Take the 2-minute tour ×
Stack Overflow is a question and answer site for professional and enthusiast programmers. It's 100% free, no registration required.

Does a bytecode compiler first convert the source code into VM assembly language which is then converted to VM bytecode?

e.g

[Source Code] --> { [VM Bytecode Compiler (lex, parse into AST)] --> [AST to VM assembly] } --> [VM Assembler] --> [VM Bytecode]

share|improve this question
3  
Well it depends on the compiler, but usually not. –  Antimony Oct 11 '13 at 13:34
    
I have thought about the design of a VM and I cannot complete the theoretical design without using a bytecode assembler.AFAIK , a bytecode assembler is something that you cannot do without.What are some of the use cases for a bytecode assembler that you can think of? –  DeLorean Oct 11 '13 at 13:49
1  
Well... you can generate bytecode directly (not VM assembly and then -> bytecode). –  dbrank0 Oct 11 '13 at 16:49
    
I believe if you do not use the VM assembly stage during bytecode compilation then you can only use the VM for only one type of source language.To get more out of your VM (to make it language agnostic) it would be better to think up a good Pseudo-Assembly language.I stayed up late last night researching on this issue and this conclusion is the best I could come up with. Unless someone thinks differently and is willing to share? –  DeLorean Oct 12 '13 at 7:48
    
There are even C -> x86 machine code compilers that do not use the intermediate step of creating assembler code. –  Martin Rosenau Oct 12 '13 at 11:24
add comment

1 Answer

up vote 0 down vote accepted

It seems that you have the wrong impression of what an assembly language is. An assembly language is mostly a human-readable representation of a certain machine code. For a compiler there is no advantage of creating a human readable intermediate representation of the code to generate.

For Java there is no standard assembly representation at all, though there are tools dealing with pseudo-Java-assembly languages that look close to each other due to the fact that they all use the same well-kown names from the JVM specification. So, for example, you can translate all .class files into a pseudo-assembly source with the javap command shipped with the JDK. But that does not add any advantage to the tools, neither to javac nor to other programming language compilers.

Most compilers have some sort of intermediate representation while compiling but that’s not an assembly language representation.

share|improve this answer
    
I read somewhere that it all comes down to how the virtual machine is intended to work eventually , you can have an assembly language interpreter built into the VM such that source code is mapped to various assembly menemonics then the mnemonics are executed by the assembly interpreter or have instead a bytecode interpreter where the source language is mapped to 2 byte sized opcodes that you used to encode your pseudo instructions set such that all you need is a bytecode interpreter.So now the question is , which one is faster? assembly or bytecode interpreter? –  DeLorean Oct 17 '13 at 6:38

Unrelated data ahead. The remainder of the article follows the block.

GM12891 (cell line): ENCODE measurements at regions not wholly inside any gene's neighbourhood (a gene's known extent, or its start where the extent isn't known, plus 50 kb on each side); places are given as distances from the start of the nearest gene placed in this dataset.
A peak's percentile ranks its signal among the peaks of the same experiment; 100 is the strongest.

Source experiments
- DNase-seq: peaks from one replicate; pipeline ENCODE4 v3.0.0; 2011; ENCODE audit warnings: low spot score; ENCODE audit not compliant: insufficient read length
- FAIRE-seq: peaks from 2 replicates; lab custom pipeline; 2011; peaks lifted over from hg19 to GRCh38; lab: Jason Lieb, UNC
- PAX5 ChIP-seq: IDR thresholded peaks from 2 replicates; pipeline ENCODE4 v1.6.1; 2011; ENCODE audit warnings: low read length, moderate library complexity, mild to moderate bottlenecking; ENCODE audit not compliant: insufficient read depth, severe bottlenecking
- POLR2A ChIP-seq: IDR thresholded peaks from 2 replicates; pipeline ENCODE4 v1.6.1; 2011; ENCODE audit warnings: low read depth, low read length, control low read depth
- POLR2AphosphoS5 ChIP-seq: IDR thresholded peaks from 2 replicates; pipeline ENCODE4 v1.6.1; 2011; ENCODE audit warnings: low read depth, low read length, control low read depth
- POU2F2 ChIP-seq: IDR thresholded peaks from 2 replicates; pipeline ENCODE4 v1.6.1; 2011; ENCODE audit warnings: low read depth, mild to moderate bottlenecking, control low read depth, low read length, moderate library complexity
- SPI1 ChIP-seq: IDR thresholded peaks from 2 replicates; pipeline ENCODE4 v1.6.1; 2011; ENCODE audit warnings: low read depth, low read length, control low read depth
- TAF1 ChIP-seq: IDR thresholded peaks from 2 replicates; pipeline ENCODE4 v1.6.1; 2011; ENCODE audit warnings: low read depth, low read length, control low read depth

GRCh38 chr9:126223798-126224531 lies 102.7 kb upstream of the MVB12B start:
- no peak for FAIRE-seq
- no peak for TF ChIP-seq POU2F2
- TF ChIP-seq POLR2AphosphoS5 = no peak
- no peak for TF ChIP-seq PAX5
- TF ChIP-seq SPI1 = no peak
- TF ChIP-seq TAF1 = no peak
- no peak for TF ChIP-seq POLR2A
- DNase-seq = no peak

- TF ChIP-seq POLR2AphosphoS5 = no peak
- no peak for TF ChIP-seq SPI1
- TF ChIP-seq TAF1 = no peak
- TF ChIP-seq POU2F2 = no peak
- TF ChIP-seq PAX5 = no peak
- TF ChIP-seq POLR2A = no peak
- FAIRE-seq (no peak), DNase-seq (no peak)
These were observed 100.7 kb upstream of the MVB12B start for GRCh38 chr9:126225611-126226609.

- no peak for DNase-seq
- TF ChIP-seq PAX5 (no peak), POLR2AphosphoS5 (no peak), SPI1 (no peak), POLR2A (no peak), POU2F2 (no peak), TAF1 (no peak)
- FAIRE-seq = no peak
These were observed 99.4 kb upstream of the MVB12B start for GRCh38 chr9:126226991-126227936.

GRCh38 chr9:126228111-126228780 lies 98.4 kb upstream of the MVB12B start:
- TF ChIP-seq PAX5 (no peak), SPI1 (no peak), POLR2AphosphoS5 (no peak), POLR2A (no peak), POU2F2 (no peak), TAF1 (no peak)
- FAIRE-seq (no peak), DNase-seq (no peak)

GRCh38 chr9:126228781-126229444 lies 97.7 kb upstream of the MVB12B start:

@DeLorean: the assembly language is a source code artifact. It will always get translated to a binary code before execution, in case of the JVM the binary code is the byte code. By the way, the name “byte code” reflects the fact that the opcodes are single bytes not two byte words. Other VMs might have different opcode sizes but you shouldn’t trust a book which tells you there were a fixed opcode size for all kind of VMs. –  Holger Oct 17 '13 at 7:23
    
I asked the question with reference to an application VM , perhaps I should have mentioned that before.This makes it plausible to have the assembly instructions interpreted directly by the VM (no binary code execution needed here) AFAIK.To turn the pseudo-assembly to bytecode then I will eventually need an assembler to do that for me, where I will change the underlying design of the VM to execute bytecode instructions via a bytecode interpreter. –  DeLorean Oct 17 '13 at 10:21
    
Well, today almost any kind of scripting language implementation will “interpret” the script by pre-compiling it into a binary form at loading time right before execution, some might even cache the compiled form on hard drive. There’s no benefit in interpreting without compilation even if the script is executed exactly one time but much to lose if it is executed multiple times or has loops. The same holds true for an assembly language like scripting language as well (I wouldn’t call it “assembly language” anymore if it’s interpreted). –  Holger Oct 17 '13 at 12:00
    
So for practical, real-life VMs your question comes down to the question whether the assembler is inside the VM or an external tool. Since high level language compilers do not need an assembler, letting it be an optional external tool is the better choice. –  Holger Oct 17 '13 at 12:03
add comment

Your Answer

 
discard

By posting your answer, you agree to the privacy policy and terms of service.

Not the answer you're looking for? Browse other questions tagged or ask your own question.